2021 Theses Doctoral
The role of RNA base modification m⁶A in RNA turnover and genome dynamics in B cell programmed DNA recombination
Transcription-associated RNA surveillance is vital to the well-being of the cell by processing both coding and noncoding RNA (ncRNA). When left unregulated, RNA transcripts can cause genomic instability by forming structures called R-loops that leave a single strand of DNA exposed to potentially harmful events like nicks and mutations. The RNA exosome is the 3’ exoribonuclease that plays an important role in degrading both coding and ncRNA, and its role in processing ncRNA transcripts has been demonstrated extensively in the recent past. The role of ncRNA transcription and the RNA exosome is best exemplified in B cell programmed DNA recombination, namely class switch recombination (CSR). In CSR, ncRNA transcription and RNA exosome recruitment to switch sequences allows for targeting of the activation-induced cytidine deaminase (AID) enzyme and ultimate formation of DNA double strand breaks, which results in recombination between the appropriate switch regions. While the mechanism of the RNA exosome in processing this transcribed ncRNA and regulating CSR is well-established, the mechanism of RNA exosome regulation and recruitment remains unknown.
RNA base modifications are another facet of RNA surveillance that can have profound effects on RNA biology. While some modifications are fixed, reversible base modifications such as methylation are particularly influential due to their dynamic nature. Among the most widely studied of reversible modifications is that of N⁶-methyladenosine (m⁶A). M⁶A has been identified for its role in regulation of gene expression and cell differentiation via its effect on regulating mRNA levels and downstream function. Although it has been shown to be present on some ncRNA, the role of m6A in regulating ncRNA turnover and genome dynamics is largely unclear.
We interrogated the hypothesis that m6A plays a role in regulating RNA exosome recruitment in B cell programmed DNA recombination. We initially assessed the role of the RNA exosome cofactor MPP6 in CSR using CRISPR/Cas9-mediated knockout mouse B cell hybridoma CH12F3 cells (CH12 cells) and established a connection between the RNA exosome and m6A by demonstrating an interaction between MPP6 and m6A reader protein YTHDC1. We then utilized mouse models to knockout METTL3, a m6A methyltransferase, in primary B cells and assessed the efficiency of CSR. We performed RNA sequencing to assess the levels of ncRNA in B cells upon METTL3 loss and find that primarily G-rich RNA transcripts are accumulated upon METTL3 loss, exemplified by switch region transcript SμGLT. In order to specifically show that methylation of SμGLT is required for efficient CSR, we used fusion proteins of catalytically dead Cas13b fused to either m6A demethylase ALKBH5 or FTO and targeted SμGLT with a guide RNA specific for the transcript. We found that methylation of SμGLT specifically is required for efficient CSR, with targeted demethylation resulting in a decrease in CSR efficiency. We also interrogated the role of m6A reader protein YTHDC1 in CSR via CRISPR/Cas9-mediated knockout CH12 cells to assess the mechanism of m6A-mediated downstream function. We found that YTHDC1 is also required for efficient CSR, likely via interaction with MPP6 and the RNA exosome to degrade SμGLT. We also assessed the role of MPP6, METTL3, and YTHDC1 in facilitating the association between AID and the RNA exosome via 3D stochastic optical reconstruction microscopy (3D-STORM) and found that all three components are required for nucleation of AID and the RNA exosome (for which helicase MTR4 was used as a proxy).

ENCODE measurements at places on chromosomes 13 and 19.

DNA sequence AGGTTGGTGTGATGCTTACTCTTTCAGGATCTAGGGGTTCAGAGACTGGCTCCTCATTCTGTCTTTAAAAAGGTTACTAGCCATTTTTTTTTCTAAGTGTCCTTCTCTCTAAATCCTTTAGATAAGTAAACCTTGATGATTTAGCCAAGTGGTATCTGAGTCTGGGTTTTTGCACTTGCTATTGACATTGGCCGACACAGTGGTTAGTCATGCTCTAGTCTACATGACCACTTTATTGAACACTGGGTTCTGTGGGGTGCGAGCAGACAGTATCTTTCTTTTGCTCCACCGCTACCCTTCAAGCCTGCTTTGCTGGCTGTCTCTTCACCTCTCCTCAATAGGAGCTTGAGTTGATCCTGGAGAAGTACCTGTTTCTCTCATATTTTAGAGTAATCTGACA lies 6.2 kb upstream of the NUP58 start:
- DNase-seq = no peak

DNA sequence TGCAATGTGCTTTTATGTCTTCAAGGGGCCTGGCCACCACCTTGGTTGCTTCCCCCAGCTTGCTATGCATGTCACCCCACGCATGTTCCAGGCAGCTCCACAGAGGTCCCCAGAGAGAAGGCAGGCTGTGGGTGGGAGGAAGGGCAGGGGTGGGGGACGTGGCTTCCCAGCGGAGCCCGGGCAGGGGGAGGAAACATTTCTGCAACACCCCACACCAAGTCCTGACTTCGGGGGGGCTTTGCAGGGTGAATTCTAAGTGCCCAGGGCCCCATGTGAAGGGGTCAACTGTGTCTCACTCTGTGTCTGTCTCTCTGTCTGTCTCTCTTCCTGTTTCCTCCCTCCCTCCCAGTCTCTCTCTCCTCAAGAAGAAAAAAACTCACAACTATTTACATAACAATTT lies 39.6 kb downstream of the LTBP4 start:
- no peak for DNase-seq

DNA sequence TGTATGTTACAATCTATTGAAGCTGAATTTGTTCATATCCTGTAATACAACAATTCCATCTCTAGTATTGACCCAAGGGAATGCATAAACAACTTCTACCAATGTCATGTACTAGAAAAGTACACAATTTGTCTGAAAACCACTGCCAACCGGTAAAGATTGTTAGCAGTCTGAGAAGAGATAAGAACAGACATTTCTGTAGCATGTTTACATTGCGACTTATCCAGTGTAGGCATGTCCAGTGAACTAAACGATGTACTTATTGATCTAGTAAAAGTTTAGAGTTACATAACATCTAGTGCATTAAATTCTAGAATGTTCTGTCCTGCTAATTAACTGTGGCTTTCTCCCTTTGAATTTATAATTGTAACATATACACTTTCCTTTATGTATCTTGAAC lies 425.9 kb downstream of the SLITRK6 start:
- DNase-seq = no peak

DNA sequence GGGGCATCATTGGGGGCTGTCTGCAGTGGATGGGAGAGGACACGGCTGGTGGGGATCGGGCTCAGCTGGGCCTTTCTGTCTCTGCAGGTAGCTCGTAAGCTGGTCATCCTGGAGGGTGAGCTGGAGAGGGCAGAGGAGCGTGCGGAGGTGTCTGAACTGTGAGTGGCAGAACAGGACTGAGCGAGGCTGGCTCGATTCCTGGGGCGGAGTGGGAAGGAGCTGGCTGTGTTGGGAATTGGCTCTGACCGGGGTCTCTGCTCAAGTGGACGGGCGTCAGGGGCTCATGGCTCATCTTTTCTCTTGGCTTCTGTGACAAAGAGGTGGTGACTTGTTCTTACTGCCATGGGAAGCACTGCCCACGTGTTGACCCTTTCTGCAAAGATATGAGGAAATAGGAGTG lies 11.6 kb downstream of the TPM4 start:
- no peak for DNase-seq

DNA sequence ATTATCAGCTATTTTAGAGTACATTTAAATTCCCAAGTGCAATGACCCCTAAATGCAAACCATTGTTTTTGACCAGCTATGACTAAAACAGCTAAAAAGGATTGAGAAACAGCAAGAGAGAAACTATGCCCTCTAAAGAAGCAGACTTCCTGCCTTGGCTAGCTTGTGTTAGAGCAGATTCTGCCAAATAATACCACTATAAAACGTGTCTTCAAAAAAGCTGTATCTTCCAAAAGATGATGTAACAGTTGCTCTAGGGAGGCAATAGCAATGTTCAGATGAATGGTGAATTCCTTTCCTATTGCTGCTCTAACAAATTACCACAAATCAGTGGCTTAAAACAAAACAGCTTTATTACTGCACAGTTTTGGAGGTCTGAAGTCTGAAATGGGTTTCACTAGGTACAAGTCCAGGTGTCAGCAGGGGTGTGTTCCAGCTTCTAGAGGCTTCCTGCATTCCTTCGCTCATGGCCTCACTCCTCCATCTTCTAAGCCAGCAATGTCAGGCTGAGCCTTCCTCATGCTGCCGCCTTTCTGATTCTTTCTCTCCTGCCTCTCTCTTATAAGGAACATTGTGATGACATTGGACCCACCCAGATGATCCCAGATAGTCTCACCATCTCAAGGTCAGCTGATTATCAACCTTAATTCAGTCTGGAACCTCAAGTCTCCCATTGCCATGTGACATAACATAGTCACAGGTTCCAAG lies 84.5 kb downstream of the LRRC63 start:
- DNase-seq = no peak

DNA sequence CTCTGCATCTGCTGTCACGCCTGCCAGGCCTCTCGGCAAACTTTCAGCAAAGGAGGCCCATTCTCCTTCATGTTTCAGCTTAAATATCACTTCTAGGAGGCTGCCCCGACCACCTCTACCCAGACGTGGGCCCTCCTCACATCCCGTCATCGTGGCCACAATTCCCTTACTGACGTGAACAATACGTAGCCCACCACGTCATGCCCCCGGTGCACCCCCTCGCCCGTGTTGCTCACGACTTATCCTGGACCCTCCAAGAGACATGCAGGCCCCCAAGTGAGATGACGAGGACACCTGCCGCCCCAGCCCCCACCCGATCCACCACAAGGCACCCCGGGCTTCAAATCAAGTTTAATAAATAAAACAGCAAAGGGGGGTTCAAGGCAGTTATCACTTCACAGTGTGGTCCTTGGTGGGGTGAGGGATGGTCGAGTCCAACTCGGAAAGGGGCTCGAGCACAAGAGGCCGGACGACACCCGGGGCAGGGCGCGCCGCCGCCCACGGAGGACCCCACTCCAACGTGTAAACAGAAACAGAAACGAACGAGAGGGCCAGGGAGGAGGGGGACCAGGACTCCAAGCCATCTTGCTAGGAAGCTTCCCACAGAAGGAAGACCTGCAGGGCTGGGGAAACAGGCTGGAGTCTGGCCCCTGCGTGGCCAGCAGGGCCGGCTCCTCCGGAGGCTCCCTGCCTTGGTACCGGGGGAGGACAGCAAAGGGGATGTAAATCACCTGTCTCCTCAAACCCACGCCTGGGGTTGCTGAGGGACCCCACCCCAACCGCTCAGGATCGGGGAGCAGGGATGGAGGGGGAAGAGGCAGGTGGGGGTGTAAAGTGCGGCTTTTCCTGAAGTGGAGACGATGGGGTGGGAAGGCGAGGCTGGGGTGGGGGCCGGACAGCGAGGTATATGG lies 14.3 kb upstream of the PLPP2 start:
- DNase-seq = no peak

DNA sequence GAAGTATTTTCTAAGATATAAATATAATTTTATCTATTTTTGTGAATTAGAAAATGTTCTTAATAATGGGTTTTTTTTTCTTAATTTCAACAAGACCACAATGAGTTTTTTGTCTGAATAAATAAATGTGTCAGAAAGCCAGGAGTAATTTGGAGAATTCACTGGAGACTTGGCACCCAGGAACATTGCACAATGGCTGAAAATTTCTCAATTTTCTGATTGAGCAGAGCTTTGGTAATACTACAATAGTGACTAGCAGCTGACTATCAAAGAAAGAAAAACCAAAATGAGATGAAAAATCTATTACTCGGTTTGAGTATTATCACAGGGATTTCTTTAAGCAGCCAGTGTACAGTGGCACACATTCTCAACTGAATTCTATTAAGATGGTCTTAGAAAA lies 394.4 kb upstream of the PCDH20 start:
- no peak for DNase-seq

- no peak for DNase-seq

We then wanted to assess whether m⁶A loss promotes genomic instability in B cell programmed DNA breaks. We performed linear amplification-mediated high-throughput genome-wide sequencing (LAM-HTGTS) to assess the levels of on- versus off-target rearrangements in METTL3 knockout primary B cells. We found that upon METTL3 loss there is an increase in off-target, non-immunoglobulin translocations as well as an increase in microhomology-mediated end joining, indicative of defects in on-target recombination and the canonical nonhomologous end joining pathway. These data suggest that m⁶A is required for targeted programmed DNA rearrangements and protection of nonhomologous end joining in B cells. Taken together, these findings have elucidated a novel mechanism by which m6A regulates ncRNA turnover, RNA exosome targeting, and genome dynamics in B cell programmed DNA rearrangements.
This item is currently under embargo. It will be available starting 2023-08-26.
More About This Work
- Academic Units
- Microbiology, Immunology, and Infection
- Thesis Advisors
- Basu, Uttiya
- Ph.D., Columbia University
- Published Here
- September 8, 2021